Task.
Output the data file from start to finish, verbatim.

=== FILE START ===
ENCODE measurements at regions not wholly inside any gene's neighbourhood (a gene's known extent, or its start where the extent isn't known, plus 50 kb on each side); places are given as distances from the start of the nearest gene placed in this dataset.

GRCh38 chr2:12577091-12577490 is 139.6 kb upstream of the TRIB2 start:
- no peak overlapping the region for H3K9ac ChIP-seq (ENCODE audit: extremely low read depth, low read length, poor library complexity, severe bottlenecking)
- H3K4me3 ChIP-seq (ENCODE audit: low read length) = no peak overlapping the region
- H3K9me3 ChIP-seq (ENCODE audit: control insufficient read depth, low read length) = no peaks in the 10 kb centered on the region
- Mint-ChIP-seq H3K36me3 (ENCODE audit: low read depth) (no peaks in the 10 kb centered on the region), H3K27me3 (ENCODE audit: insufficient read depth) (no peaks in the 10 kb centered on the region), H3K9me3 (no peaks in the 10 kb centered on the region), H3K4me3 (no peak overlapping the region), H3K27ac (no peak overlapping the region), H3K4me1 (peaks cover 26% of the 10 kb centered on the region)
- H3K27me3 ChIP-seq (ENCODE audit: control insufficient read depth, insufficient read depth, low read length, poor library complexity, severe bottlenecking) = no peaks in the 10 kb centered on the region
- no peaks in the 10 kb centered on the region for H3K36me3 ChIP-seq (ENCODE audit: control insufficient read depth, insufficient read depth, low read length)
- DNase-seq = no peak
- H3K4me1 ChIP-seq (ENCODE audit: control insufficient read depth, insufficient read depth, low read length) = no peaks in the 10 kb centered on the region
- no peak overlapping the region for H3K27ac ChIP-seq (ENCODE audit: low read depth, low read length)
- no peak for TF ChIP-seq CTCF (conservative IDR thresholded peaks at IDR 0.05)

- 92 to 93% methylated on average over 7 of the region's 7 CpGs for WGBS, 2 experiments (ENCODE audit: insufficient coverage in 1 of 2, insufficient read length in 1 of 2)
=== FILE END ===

ENCODE measurements at regions not wholly inside any gene's neighbourhood (a gene's known extent, or its start where the extent isn't known, plus 50 kb on each side); places are given as distances from the start of the nearest gene placed in this dataset.

GRCh38 chr2:12577091-12577490 is 139.6 kb upstream of the TRIB2 start:
- no peak overlapping the region for H3K9ac ChIP-seq (ENCODE audit: extremely low read depth, low read length, poor library complexity, severe bottlenecking)
- H3K4me3 ChIP-seq (ENCODE audit: low read length) = no peak overlapping the region
- H3K9me3 ChIP-seq (ENCODE audit: control insufficient read depth, low read length) = no peaks in the 10 kb centered on the region
- Mint-ChIP-seq H3K36me3 (ENCODE audit: low read depth) (no peaks in the 10 kb centered on the region), H3K27me3 (ENCODE audit: insufficient read depth) (no peaks in the 10 kb centered on the region), H3K9me3 (no peaks in the 10 kb centered on the region), H3K4me3 (no peak overlapping the region), H3K27ac (no peak overlapping the region), H3K4me1 (peaks cover 26% of the 10 kb centered on the region)
- H3K27me3 ChIP-seq (ENCODE audit: control insufficient read depth, insufficient read depth, low read length, poor library complexity, severe bottlenecking) = no peaks in the 10 kb centered on the region
- no peaks in the 10 kb centered on the region for H3K36me3 ChIP-seq (ENCODE audit: control insufficient read depth, insufficient read depth, low read length)
- DNase-seq = no peak
- H3K4me1 ChIP-seq (ENCODE audit: control insufficient read depth, insufficient read depth, low read length) = no peaks in the 10 kb centered on the region
- no peak overlapping the region for H3K27ac ChIP-seq (ENCODE audit: low read depth, low read length)
- no peak for TF ChIP-seq CTCF (conservative IDR thresholded peaks at IDR 0.05)

- 92 to 93% methylated on average over 7 of the region's 7 CpGs for WGBS, 2 experiments (ENCODE audit: insufficient coverage in 1 of 2, insufficient read length in 1 of 2)